Monday, December 15, 2014
The Last First -- The Anniversary of Goodbye
A year ago I awoke not knowing my world had shifted on its axis. At noon I received the call that my 23-year-old son had been found dead of an apparent accidental drug overdose.
Every day since then has been a journey into uncharted territory. Burying a child. A Christmas without him when I had hardly come to terms with the idea that he was gone. His birthday. Mother's Day. Birthday parties and family gatherings. The anniversary of the last time we touched in August, the last time we talked a week ago. Finally today. The last first.
I wish I could say that it has gotten easy, but at the same time that would feel like a betrayal if it were true. In fact, I still feel almost guilty if I go a day without thinking about him and the fact that he's gone, if I don't spend some time every day mourning him. But the fact is although when I have a hard day, it is almost as hard as it was a year ago, the hard days aren't every day and there are days when I can think of him with a smile instead of with tears.
When I got that call last year, I was alone and it felt like the most lonely time in the world. But the year since then has been filled with a fellowship and grace I never have expected to find. From the moment I told the world that Ethan was gone, I was wrapped in virtual and physical arms and held up in the prayers of people I may never meet across my home county, the nation and around the world. I'm still in awe of the God that would put these people into my life, and put me into their lives as well. Instead of walking a dark road of pain alone, we've held one another up with text messages, phone calls, visits, and occasional long dinners filled with laughter and tears and an occasional glass of wine.
Although I lost the church that I cherished a few months ago to the all-too-human failings we don't manage to check at the door, I never lost God's grace. On the day of Ethan's funeral, when I felt I just had to get through the unbearable idea of burying an unopened casket that held my son, I had a vision of him laughingly shaking off his scarred and pain filled body and glowing with an inner light as he rose holding the hand of being of light. I've wept and worshipped and prayed. I've felt Ethan's presence around me in the sunlight, been visited by his visage in my sleep and heard his voice at unexpected times saying "I'm fine, Momma."
That's not to say I haven't struggled. I've asked God why a million times; why sometimes faith and prayers are followed by earthly healing and sometimes by the ultimate healing; why me and also why not me; and then expanded that why to embrace those who've joined me on my journey as they've grappled with children lost to addiction, accidents, illnesses and sometimes an unexplained fate. The closest I've come to an answer came from the message of a fellow grieving mother who in counseling was told that divine intervention was rare, but that God feels our pain. He may not fix it, but He shares it. Mine and everyone else's and I've taken comfort from those words in Digging for the Light. I've largely come to accept that untimely death is simply part of life in this world that was sent off course by sin -- largely.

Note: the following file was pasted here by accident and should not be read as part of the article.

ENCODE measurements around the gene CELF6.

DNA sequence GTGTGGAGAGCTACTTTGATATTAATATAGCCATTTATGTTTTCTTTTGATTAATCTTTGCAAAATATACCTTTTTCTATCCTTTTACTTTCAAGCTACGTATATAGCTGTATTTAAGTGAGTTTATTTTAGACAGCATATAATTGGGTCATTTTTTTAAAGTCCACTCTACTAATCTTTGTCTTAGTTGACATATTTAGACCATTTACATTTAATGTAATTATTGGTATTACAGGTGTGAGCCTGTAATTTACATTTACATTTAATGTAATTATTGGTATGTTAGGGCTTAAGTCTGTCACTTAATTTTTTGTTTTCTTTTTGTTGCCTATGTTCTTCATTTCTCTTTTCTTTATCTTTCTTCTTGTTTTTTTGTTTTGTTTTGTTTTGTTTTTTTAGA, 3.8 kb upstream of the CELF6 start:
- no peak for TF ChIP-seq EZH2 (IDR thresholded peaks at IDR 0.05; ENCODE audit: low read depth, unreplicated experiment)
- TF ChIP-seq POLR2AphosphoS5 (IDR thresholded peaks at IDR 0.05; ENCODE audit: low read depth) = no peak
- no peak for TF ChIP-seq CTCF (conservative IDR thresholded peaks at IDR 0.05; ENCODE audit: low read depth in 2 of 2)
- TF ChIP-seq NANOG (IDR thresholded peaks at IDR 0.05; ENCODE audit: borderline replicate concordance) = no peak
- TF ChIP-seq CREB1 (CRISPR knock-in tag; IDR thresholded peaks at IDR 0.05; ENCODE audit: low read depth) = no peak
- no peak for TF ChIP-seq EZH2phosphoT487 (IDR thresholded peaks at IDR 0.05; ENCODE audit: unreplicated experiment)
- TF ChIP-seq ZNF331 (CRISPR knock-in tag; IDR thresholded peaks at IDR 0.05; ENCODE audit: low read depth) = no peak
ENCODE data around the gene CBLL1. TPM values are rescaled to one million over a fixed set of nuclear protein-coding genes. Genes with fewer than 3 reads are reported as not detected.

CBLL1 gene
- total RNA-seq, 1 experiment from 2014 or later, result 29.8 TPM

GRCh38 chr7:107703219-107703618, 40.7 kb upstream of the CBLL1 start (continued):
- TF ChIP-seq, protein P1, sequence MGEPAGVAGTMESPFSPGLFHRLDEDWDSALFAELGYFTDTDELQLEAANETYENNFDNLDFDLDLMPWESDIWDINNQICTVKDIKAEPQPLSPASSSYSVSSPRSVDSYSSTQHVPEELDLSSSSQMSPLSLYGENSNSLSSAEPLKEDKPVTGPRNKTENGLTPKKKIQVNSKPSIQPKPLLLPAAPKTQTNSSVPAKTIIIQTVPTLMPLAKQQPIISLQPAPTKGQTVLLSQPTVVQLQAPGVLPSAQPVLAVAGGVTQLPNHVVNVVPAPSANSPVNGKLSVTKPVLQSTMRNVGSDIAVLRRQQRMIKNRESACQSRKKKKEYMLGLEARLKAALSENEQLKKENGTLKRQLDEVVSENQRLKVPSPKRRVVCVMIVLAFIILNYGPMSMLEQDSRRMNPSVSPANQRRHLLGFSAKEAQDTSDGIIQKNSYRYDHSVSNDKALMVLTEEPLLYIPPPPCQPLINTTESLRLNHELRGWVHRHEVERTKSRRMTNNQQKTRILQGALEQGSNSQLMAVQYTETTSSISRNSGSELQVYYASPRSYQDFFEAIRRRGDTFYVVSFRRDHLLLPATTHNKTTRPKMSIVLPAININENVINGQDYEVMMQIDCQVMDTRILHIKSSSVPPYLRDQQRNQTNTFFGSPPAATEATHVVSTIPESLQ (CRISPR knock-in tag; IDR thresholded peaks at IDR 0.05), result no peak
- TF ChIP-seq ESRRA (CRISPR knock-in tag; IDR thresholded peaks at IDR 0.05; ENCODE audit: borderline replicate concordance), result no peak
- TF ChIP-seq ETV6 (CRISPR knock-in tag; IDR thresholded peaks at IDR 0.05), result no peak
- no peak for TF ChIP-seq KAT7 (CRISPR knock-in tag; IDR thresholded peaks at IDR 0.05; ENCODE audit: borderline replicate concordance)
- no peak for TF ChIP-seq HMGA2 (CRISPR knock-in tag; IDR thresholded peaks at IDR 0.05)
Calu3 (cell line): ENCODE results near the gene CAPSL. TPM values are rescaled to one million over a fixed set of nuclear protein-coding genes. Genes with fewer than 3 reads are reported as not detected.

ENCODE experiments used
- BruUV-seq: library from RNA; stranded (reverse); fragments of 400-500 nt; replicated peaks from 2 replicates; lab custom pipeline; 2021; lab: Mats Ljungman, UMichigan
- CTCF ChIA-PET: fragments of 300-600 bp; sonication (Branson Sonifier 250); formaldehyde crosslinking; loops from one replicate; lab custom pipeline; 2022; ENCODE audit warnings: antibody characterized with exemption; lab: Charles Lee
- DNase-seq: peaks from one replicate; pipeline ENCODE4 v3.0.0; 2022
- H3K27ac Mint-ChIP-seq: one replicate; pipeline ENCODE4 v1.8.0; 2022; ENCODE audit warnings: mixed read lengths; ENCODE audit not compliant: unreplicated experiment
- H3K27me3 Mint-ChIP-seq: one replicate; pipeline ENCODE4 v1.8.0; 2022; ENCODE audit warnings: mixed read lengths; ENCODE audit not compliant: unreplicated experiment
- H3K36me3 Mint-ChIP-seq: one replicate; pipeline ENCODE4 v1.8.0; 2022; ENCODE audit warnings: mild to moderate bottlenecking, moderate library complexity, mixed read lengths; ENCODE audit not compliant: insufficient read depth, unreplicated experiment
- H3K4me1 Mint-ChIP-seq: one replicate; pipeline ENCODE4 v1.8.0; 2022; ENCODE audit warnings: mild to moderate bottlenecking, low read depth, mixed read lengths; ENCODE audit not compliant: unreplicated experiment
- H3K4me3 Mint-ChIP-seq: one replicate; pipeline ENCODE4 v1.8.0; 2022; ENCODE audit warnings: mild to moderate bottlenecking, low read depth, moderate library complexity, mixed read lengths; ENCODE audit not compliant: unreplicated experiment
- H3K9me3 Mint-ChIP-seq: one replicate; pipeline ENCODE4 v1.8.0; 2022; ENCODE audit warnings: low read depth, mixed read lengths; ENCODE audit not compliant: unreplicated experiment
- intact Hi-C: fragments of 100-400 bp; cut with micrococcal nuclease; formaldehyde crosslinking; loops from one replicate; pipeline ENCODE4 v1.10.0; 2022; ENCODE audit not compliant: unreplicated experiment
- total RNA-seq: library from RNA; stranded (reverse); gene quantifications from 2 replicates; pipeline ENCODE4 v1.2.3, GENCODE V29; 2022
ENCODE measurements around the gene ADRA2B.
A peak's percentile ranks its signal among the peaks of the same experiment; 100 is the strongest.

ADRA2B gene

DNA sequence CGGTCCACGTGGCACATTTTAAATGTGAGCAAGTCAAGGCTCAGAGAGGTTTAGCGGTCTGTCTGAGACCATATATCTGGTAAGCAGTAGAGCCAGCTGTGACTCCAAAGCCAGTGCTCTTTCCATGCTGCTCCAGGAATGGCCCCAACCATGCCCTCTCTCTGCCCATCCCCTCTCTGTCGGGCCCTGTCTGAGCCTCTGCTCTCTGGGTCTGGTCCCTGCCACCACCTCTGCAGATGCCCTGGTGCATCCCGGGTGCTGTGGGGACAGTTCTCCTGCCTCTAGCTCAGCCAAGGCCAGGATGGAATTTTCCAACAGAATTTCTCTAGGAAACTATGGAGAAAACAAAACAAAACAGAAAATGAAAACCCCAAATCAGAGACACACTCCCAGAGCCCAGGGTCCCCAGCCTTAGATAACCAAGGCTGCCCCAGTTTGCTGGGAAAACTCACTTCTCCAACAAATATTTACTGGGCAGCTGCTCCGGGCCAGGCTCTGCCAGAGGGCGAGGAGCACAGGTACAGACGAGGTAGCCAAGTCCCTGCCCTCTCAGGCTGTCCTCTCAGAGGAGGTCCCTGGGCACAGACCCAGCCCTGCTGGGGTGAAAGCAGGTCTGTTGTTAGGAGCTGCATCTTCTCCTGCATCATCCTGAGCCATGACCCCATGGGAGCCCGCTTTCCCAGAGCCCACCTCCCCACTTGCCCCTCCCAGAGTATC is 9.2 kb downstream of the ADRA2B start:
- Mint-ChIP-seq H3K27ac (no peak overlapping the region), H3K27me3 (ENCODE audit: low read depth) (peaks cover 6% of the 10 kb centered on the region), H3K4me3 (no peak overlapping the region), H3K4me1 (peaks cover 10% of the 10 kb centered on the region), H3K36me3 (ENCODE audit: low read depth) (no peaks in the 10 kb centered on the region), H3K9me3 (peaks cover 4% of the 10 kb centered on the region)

For a time, I had to quit listening to my favorite radio station KLOVE, because it was too positive and encouraging and the whys would leave me weeping, but I soon found that other songs would make me think of my son as well. There are times when it's as much about my mood as it is the lyrics of the song. More recently when I've found myself singing the words of worship, I've realized that they apply not only to me, but to Ethan as well. I've found special peace in "I Will Rise," by Chris Tomlin. I will rise when He calls my name, just as Ethan already has.
Through the last 365 days, death has gradually taken a back seat to life.
Two of my three granddaughters, who spend most of every other week with me, have been diagnosed with Sensory Processing Disorder (SPD) and although many of their symptoms have been far different than the struggles Ethan faced, there have been similarities that have made me believe he may have been grappling with the same disorder. I can see his preschool face quite clearly in the face of the oldest, in her expressions and smile and bright blue eyes and I know that losing him may mean saving them because we won't discount their discomfort.
There have been job schedule changes that have disrupted life; a family vacation to the beach; illnesses and broken bones and bills and all the things that fill up the lives of everyone, whether they've lost a child or not. Those of us still on this earth have gotten older and changed and life has gone on, one first after another.
For a long time, I virtually abandoned my writing. It's one of those things that is hard sometimes. I didn't mean to neglect what I know I've been called to do, but it was easier to not dredge up the emotions, even if doing so meant that, like dredging a river means the water runs freer afterwards, I would feel better and maybe share something that helped someone else. Yesterday my new spiritual leader talked about doing God's work and accepting whatever it was we'd been given to do, and then this morning a friend reminded me how much this work of mine has meant. So although it may mean typing on my iPhone while the baby naps, that still small voice has reminded me that this is what I'm supposed to do with both the gift of my words and the pain of my life.
Tomorrow everything begins to be the second time. The second Dec. 16 when I wake up knowing Ethan is no longer in this world. The second Christmas when he isn't here, his second birthday in his first home and so on. I'm sure I'll add the numbers in my mind every year as those dates roll around. It will be two years, then three, then 10, and at the same time it will always feel like yesterday, moments ago in fact, when my heart shattered.